The man Americans loved to hate
Fidel Castro Ruz, the political personality, has died. Fidel Castro, the historical persona, has been born. He passes from the present into the past, to serve as an enduring historical subject of debate and dispute, about whom dispassion will be impossible for years to come. Fidel Castro was not a man about whom one is likely to be neutral.
Louis A. Perez Jr., CNN
Fidel is a metaphor. He is a Rorschach blot upon which to project fears or hopes. A prism in which the spectrum of colors refracted out has to do with light that went in. He is a point of view, loaded with ideological purport and political meaning. A David who survived Goliath. A symbol of Third World intransigence against First World domination.
But it is also possible to discuss the historical "essences" of Fidel Castro. He emerged out of a history shaped by a century of Cuban national frustration, heir to a legacy of unfulfilled hopes for national sovereignty and self-determination, aspirations that put Cuba on a collision course with the United States. The collision of the early 1960s served to fix the trajectory of the 50 years of ruptured relations that followed.
There was something deeply personal about the Cuba-U.S. estrangement. Fidel Castro offended American sensibilities. The sheer effrontery of Castro's challenge to the United States was breathtaking: defiant, strident, often virulent denunciations of the United States, hours at a time, day after day, stretching into weeks and months, and years.
Castro's invective was more than adequately reciprocated by American vilification. Fidel Castro was held personally responsible for almost all the challenges the United States faced in Central and South America, in the Caribbean, in Africa. Castro was transformed simultaneously into an anathema and phantasma, unscrupulous and perhaps unbalanced, possessed by demons and given to evil doings.
He defied years of US efforts at regime change and his very defiance transformed him into something of an enduring national obsession. Castro occupied a place of almost singular distinction in that netherworld to which the United States banished its demons.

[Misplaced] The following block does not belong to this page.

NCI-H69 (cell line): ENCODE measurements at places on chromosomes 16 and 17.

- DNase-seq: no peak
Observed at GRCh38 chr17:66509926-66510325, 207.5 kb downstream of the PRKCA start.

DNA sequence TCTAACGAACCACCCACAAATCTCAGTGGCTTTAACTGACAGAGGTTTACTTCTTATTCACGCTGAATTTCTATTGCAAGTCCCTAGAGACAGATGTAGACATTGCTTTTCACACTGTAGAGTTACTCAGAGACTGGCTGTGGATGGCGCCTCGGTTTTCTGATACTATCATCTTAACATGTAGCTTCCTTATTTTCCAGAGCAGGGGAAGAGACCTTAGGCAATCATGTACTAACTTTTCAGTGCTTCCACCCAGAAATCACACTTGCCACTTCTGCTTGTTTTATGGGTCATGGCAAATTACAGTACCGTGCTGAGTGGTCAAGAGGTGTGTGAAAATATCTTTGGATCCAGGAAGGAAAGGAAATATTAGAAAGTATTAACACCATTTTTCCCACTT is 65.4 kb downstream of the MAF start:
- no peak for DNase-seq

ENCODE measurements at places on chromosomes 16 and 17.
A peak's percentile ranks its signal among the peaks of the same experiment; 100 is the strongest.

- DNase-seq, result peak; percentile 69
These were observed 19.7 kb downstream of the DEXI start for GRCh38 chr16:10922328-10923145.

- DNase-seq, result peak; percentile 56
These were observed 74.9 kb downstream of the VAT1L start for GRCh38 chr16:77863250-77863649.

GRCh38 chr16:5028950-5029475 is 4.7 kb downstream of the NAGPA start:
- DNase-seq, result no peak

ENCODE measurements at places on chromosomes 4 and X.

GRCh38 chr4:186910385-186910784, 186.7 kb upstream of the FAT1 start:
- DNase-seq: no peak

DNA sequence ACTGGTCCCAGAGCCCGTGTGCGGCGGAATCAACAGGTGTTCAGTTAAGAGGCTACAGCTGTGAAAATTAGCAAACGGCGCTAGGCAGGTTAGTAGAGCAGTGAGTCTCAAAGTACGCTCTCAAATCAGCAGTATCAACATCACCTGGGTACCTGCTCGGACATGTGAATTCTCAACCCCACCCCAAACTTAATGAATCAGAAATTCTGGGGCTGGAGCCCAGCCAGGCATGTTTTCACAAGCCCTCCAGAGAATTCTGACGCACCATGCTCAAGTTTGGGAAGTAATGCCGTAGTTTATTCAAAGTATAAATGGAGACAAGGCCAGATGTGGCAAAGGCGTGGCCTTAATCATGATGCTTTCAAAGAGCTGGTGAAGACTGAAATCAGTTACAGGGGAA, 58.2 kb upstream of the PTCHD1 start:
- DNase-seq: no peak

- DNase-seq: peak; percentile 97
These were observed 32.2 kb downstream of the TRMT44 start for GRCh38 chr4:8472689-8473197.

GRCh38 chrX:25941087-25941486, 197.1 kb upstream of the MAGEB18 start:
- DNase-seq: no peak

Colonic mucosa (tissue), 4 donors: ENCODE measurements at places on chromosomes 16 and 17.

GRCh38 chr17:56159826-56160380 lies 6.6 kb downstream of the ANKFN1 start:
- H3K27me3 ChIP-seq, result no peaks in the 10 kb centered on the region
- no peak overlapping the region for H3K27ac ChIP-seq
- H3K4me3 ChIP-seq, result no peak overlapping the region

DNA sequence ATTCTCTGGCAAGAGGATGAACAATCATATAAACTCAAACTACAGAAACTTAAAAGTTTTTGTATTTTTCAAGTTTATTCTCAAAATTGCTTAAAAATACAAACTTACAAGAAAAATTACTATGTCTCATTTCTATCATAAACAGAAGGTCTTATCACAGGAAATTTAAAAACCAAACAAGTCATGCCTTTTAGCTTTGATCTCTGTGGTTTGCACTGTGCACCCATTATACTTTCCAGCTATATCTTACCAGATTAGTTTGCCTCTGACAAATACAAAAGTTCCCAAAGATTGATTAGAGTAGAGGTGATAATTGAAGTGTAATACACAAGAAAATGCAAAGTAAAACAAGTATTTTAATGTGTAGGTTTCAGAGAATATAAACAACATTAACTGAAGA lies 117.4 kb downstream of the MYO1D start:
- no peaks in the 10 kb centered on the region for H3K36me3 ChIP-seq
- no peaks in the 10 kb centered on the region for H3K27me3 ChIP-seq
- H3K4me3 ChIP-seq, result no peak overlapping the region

He was the man Americans loved to hate; political conflict personalized; decades of frustration over the US' unsuccessful attempts to force Cuba to bend its will -- all this vented on one man. Certainly, scores of assassination plots against the life of Castro could not have made American wrath any more personal.
And, yes: the missiles of October 1962. Castro would never be forgiven. It is highly unlikely that any American administration could have embarked on a US-Cuba rapprochement with Fidel Castro in power.
His death leaves something of a void in Cuba. Not in the form of a power vacuum, of course, but as the absence of a voice and the loss of a presence.
Even old, feeble and in failing health, beset with infirmities, and perhaps with traces of senility, Fidel continued to discharge the role of symbol. He was suspicious of President Barack Obama's rapprochement initiatives. He no doubt would have been alarmed by the campaign rhetoric of President-elect Donald Trump.
The Republican Party platform inaugurated the 2016 electoral campaign prepared to welcome "Cuba back into our hemispheric family after their corrupt rulers are forced from power and brought to account for their crimes against humanity." The President-elect vowed to roll back all "concessions" made to Cuba unless the "regime meets our demands," demands that include "religious and political freedom for the Cuban people."
At this stage of US-Cuba relations, the very proposition of American "demands" on Cuba bode ill for continued normalization. A people who have endured 60 years of privation over the course of 11 presidential administrations in defense of national sovereignty and self-determination will not likely acquiesce to demands of a 12th administration.
In passing from the present to the past, Fidel will henceforth speak from the grave.
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